• Try Supercharge.info. They have news on sites before they are typically announced and give timelines, permit status etc.

  • I think the Tax Incentives are an exaggerated issue, I personally think they maximize it and get an additional 150,000 through the window at least.
    I think about 1/3 – 2/3rds the reservations will follow through, making the vast majority receive the full incentive. Who knows, if there is strong enough demand the goverment may grant an extention to it sometime in the next year.

    • I agree. It seems like Tesla is thinking ahead to maximize the benefit for customers. It will be interesting to see if the rebates are extended…though at this point and with the price point of the Model 3, it shouldn’t have that much of an impact.

      • I’m on the opposite side of this. Tesla is taking the right approach and treating this tax credit like the gold it is. I think the full $7,500 tax credit will be a deal maker or deal breaker for a significant percentage of reservation holders. There’s a big difference between a $25K car, $35K car, and $45K car. These 3 price points span 3 different segments and I’m guessing at least 33% of reservation holders are in the $25K segment.
        At the $25K segment, this will be the base model 3 counting on the full $7500 credit + down payment
        At the $35K segment, this will be people that will option up or down depending on the tax credit they qualify for which directly translates into higher or lower profits for Tesla.
        At the $45K segment, the tax credit qualification is unlikely to affect their purchase decision.

        • I’m not sold on that idea. The BMW 3 series sells hundreds of thousands of units per year and that’s just a normal car. It’s a fantastic piece of machinery, don’t get me wrong but it doesn’t compare to the Model 3. Having said that, there are likely quite a few people who are willing and able to stretch to afford it.
          Take me. There’s no way I would have bought a 7 series or 5 series BMW but we were able to prioritize the Model S and it’s not an issue. It pulled us up into a higher class than we would have bought in otherwise because it’s a better car hands down. I know quite a few others who are in the same boat and would expect the same for Model 3.
          I agree that there are probably a handful of people who are banking on getting the tax credit but seeing as how it’s a global list, I have a hard time believing that 1/3 are from the US, can only afford the bare-bones model and can only afford it if they get a tax credit. I would pin that number around 2% max as the likelihood of even 10% of reservation holders getting the full credit is slim.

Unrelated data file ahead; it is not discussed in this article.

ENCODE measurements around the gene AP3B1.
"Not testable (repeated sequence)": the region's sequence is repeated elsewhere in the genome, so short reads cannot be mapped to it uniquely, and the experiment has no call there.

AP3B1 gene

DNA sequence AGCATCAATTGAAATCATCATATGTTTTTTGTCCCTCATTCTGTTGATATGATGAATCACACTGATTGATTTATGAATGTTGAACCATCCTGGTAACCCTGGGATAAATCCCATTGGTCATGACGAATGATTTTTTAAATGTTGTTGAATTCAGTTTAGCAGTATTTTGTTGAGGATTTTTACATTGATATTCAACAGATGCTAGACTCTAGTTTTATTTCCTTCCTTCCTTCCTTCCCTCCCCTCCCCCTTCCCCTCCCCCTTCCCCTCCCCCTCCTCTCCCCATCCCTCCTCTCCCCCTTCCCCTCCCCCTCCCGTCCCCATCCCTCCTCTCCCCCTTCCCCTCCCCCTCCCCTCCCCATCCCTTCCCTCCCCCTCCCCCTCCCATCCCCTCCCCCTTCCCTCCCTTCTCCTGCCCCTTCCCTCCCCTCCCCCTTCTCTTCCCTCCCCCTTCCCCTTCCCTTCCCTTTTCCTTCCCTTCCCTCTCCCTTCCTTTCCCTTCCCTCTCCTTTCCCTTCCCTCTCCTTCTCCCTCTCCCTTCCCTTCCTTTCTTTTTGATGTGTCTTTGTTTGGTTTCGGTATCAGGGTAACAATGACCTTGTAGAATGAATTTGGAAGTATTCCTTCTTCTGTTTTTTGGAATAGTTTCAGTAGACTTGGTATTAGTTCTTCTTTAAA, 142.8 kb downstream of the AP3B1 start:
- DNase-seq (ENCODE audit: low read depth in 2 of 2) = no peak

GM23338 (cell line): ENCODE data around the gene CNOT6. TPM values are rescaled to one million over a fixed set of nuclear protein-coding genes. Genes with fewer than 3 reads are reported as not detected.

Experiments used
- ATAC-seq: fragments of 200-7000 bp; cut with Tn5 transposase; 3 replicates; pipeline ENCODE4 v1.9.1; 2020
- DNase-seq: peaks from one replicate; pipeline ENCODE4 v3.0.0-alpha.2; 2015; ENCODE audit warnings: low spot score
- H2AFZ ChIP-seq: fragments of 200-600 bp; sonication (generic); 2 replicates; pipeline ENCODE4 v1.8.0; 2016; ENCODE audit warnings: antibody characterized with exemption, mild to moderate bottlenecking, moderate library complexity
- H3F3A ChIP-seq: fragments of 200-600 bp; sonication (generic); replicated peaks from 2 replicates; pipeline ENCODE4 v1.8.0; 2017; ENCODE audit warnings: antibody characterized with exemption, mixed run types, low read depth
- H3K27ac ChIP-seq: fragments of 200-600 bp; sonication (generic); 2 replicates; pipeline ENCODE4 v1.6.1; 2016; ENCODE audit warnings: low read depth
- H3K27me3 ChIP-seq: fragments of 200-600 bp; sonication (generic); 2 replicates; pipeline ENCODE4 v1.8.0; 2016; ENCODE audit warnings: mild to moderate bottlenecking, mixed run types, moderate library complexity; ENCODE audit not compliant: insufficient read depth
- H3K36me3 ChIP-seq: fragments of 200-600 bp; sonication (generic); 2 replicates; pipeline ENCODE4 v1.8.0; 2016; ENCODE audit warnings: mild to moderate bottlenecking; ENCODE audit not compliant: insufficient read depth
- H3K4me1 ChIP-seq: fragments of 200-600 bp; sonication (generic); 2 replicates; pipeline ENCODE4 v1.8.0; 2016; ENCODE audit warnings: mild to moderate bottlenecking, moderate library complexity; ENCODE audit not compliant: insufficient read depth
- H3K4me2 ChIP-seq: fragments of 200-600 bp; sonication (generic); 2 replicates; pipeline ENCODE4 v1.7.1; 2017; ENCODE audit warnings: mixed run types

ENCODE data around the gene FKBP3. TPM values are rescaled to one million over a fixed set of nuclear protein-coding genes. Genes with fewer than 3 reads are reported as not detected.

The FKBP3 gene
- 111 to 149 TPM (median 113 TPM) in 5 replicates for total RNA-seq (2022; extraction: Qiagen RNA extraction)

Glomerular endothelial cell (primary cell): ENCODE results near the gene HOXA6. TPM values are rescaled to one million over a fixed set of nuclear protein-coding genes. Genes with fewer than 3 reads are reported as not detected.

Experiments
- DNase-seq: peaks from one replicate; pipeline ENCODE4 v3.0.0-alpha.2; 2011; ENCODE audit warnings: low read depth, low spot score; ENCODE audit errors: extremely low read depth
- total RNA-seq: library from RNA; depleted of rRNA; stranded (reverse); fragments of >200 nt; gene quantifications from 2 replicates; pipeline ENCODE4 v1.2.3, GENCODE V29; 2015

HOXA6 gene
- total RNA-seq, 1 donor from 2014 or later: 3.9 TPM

The last factor for me is that we aren’t just looking at people in the 25/35/45 segments…but also the 55/65 and probably even 75 segments who didn’t want to settle for a base model S. This car is $35k cheaper than Model S which is a huge chunk of potential buyers to pick up. Assuming the car will only be bought by people below/at or just above the base price excludes a huge piece of the picture.

          • I hope you’re right about the percent of reservation holders dependent on the full tax credit. Even if it’s a low as 2%, the $7,500 will play into the amount of options purchased. As most car companies, they make high profits on the options. Whether lower reservation conversion or lower options per order, this becomes a risk mitigation concerning lost revenue opportunity. Why take a complacent position and incur the risk of leaving substantial revenue on the table. Without insight into Tesla’s schedule, operational constraints, projected working capital / burn rate, etc. it’s a little hard to speculate the downside(s) to ramping sooner, but I would certainly engage in investigating the mitigation of that revenue risk.
            As Musk is already responding with statements of pushing to achieve a faster ramp, it sounds like they already know what the answers are.

          • Battery prices should continue to drop well after the $35k Mod 3 rolls out onto the roads. That means that Tesla’s profit per car (GPM) will continue to grow over time.

          • I’m guessing it will be popular with buyers from the fully optioned out Corolla S with custom wheels, up the the mid range of the BMW 5 series, where it hands over duties to the Model S.

            And this, “yeah, with several hundred thousand reservations already queued up, that’s probably not worth focusing on right now,” is the part where you read my mind.